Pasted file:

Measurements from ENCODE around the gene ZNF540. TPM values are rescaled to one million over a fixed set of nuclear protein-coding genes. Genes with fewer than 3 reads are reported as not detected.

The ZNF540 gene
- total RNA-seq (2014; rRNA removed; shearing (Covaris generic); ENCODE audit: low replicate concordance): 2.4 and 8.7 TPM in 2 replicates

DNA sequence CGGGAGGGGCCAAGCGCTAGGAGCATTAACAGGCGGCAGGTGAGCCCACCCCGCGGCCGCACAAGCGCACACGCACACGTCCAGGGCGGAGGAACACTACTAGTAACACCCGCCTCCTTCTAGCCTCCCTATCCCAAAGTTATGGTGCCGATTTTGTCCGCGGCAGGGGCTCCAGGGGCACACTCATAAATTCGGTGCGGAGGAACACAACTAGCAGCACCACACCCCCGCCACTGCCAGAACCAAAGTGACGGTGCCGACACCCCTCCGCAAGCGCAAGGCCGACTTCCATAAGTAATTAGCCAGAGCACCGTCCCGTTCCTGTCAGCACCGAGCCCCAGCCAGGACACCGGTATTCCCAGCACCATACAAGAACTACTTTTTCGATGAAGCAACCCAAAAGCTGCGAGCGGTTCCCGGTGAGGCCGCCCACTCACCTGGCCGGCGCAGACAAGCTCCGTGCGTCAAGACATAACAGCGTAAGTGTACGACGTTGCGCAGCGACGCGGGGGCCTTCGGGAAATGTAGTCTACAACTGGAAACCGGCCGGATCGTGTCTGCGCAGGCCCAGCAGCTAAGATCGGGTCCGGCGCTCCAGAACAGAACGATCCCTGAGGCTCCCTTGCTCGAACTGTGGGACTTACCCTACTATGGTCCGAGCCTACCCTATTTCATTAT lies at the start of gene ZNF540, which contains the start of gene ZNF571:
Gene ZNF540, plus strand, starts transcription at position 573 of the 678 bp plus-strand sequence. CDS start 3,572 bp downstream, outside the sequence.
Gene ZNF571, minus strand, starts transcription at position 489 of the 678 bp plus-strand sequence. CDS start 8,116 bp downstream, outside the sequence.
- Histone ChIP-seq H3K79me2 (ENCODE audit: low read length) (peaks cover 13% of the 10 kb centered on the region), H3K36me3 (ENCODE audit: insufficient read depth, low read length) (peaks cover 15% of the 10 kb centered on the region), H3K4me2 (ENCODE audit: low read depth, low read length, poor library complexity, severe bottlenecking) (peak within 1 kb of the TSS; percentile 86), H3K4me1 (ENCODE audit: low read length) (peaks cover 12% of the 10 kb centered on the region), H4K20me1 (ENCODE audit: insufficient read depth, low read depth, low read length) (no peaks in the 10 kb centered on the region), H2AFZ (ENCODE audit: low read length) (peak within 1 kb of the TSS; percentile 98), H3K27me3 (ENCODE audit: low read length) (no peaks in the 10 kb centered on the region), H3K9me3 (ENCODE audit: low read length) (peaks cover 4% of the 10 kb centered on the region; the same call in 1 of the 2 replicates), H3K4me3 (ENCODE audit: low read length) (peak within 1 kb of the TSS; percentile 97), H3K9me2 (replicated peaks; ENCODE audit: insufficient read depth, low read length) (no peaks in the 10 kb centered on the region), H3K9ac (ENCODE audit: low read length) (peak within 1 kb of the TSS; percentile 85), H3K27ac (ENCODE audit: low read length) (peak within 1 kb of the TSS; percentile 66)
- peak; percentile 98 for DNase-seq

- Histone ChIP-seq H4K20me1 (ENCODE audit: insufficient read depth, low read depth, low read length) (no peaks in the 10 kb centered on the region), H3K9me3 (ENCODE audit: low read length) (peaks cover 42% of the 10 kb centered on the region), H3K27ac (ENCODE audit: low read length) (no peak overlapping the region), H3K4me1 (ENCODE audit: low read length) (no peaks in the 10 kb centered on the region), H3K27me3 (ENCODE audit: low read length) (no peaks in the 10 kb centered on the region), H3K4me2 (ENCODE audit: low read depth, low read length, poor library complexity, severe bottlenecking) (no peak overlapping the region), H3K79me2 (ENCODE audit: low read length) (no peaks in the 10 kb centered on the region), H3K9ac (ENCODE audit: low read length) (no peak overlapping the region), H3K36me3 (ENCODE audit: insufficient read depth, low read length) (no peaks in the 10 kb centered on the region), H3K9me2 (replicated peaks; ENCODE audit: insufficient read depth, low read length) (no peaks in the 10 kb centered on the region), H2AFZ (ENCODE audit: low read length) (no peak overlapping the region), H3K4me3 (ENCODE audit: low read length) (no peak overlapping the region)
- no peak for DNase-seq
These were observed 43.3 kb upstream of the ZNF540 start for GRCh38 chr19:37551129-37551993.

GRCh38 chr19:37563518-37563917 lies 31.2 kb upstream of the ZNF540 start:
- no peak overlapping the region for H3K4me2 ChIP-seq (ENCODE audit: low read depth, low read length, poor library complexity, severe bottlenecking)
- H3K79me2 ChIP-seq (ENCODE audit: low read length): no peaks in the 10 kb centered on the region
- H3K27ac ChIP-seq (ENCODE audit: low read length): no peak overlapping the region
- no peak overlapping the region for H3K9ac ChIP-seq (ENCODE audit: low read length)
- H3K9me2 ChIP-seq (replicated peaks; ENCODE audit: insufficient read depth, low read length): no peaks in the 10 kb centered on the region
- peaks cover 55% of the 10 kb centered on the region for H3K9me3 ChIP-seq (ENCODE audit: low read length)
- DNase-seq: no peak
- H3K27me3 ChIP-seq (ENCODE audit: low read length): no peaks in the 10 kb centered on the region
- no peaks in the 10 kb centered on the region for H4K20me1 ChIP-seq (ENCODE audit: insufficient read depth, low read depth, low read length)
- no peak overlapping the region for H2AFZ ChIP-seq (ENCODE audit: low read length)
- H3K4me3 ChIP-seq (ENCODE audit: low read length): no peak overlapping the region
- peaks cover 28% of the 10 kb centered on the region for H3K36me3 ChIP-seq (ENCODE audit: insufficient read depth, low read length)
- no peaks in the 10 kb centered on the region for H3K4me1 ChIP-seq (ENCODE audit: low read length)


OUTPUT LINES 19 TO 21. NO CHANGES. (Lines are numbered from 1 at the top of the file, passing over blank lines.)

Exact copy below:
- DNase-seq: no peak
- H3K27me3 ChIP-seq (ENCODE audit: low read length): no peaks in the 10 kb centered on the region
- no peaks in the 10 kb centered on the region for H4K20me1 ChIP-seq (ENCODE audit: insufficient read depth, low read depth, low read length)